In order to survive throughout Hatchet, from the flight that results in a downed plane all the way to his eventual rescue, Brian demonstrates many physical traits and character traits that help him stay alive. One of the most important is his adventurousness, evident from the very earliest pages. He is on his own in a bush plane with a single pilot, traveling to spend the summer with his dad, and the pilot offers to show him how to fly the plane: “ ‘Here,’ ” he tells Brian, ‘put your hands on the controls, your feet on the rudder pedals, and I’ll show you what I mean.’ ” While Brian hesitates initially, his is more a token protest, and next thing, he has willingly “reached out and [taken] the wheel in a grip so tight his knuckles were white.” Nerves give way to interest and excitement in the face of the opportunity to fly the plane all by himself, especially after the pilot “let[s] go of his wheel . . . to show Brian he was actually flying the plane alone.” Had Brian lacked that adventurous spirit, his odds of survival in the wilderness would have been very grim indeed.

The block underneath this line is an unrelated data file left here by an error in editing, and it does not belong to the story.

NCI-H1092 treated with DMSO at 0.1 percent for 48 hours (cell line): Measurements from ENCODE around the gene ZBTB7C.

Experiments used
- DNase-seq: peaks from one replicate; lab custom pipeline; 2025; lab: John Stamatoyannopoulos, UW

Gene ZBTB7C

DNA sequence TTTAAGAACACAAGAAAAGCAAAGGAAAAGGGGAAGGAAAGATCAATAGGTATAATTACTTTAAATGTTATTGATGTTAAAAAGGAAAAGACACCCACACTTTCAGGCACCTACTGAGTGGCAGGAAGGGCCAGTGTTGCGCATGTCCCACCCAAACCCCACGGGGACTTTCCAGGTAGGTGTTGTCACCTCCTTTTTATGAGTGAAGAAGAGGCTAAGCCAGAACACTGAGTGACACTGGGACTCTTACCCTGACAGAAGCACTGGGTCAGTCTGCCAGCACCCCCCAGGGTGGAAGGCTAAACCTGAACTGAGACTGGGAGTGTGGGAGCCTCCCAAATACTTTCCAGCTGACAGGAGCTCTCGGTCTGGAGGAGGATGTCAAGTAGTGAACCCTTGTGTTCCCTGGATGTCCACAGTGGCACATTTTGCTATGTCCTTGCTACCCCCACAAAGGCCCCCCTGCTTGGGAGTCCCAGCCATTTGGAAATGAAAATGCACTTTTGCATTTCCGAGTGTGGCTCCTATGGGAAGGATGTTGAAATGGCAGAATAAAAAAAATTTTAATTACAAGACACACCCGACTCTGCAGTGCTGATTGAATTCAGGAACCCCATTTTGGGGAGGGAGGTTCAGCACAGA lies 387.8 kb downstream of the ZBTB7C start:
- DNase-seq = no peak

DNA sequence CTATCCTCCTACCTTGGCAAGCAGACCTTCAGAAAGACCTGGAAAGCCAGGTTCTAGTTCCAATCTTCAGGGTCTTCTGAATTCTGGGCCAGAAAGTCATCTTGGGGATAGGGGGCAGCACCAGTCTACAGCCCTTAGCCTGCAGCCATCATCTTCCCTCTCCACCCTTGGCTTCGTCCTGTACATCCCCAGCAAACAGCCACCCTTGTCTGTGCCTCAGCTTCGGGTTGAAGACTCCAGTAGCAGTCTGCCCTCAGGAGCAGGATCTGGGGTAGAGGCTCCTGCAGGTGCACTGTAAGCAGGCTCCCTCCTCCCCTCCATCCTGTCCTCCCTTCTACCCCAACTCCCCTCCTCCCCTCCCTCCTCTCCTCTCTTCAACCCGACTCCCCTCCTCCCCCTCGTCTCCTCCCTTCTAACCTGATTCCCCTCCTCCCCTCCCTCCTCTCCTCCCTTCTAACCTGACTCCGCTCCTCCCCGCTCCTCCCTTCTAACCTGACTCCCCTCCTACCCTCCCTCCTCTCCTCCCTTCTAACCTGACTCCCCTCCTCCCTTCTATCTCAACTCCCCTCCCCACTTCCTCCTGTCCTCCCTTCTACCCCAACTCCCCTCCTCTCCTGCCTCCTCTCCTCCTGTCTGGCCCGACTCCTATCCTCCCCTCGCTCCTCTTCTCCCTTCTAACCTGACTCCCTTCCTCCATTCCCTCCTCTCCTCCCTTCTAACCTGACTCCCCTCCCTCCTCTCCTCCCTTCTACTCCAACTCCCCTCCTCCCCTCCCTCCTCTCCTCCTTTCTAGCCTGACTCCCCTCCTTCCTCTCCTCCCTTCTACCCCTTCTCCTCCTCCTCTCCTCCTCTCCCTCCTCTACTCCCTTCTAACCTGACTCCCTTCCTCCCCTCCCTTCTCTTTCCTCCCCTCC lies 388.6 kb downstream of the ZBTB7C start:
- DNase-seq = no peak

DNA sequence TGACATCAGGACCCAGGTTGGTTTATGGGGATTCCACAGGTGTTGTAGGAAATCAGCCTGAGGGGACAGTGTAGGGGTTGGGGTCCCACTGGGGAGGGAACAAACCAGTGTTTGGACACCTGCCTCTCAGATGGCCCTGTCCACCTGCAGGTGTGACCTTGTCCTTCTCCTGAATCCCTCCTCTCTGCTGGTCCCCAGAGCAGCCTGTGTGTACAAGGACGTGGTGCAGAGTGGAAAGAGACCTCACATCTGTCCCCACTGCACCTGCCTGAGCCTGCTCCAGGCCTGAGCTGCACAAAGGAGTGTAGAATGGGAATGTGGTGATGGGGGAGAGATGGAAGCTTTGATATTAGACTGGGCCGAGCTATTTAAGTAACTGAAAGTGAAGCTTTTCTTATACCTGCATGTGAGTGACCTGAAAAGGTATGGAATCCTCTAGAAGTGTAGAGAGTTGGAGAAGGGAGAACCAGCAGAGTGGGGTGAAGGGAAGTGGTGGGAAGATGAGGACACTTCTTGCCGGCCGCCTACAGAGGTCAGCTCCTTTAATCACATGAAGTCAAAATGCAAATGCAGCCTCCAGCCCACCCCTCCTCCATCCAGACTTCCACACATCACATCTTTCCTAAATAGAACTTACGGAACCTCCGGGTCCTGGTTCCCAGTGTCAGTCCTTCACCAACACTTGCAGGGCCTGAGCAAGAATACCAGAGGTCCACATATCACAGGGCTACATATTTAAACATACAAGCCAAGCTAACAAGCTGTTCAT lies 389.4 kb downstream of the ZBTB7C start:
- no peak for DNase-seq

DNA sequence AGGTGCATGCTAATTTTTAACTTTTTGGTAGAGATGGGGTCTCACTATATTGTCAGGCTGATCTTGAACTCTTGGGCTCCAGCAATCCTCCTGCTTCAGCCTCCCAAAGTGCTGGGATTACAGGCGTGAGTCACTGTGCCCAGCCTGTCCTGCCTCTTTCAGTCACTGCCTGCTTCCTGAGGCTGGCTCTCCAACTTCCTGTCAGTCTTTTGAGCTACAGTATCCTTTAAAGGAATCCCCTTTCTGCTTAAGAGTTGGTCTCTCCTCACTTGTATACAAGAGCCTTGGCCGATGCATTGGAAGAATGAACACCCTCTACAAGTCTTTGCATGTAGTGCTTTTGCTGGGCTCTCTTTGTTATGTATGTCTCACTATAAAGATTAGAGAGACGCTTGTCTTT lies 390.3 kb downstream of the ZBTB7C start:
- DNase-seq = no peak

Two crucial physical traits are his stamina and his ability to swim, both of which are proven by the end of chapter 3, when he crash-lands the plane into the lake in the middle of nowhere, forces his way out of the plane, “out of the shattered front window,” and swims his way to the surface and then to the shoreline. Swimming is not necessarily a universally taught skill, but one without which Brian would have drowned in the lake in spite of his having successfully landed the plane. And the fight he put up to get out of the plane as it filled with water and struggle to the surface and then to shore proves his physical strength and stamina.
Finally, another character trait he evinces is his calm, collected head in the face of potential danger and the disaster he has suffered. He deliberately takes the time to sit down in the woods near the lake, empty his pockets, and take a thorough, considered inventory of what he does have (especially in comparison both to what he does not have and, particularly, to what he could have lost, beginning with his life): “A quarter, three dimes, a nickel, and two pennies. A fingernail clipper. A bill-fold with a twenty dollar bill . . . and some odd pieces of paper. And on his belt, somehow still there, the hatchet his mother had given him.” Further, he has his clothes and shoes, and a good head on his shoulders, and with those few physical items and his natural curiosity and sense of adventure, he makes it out of the crisis alive.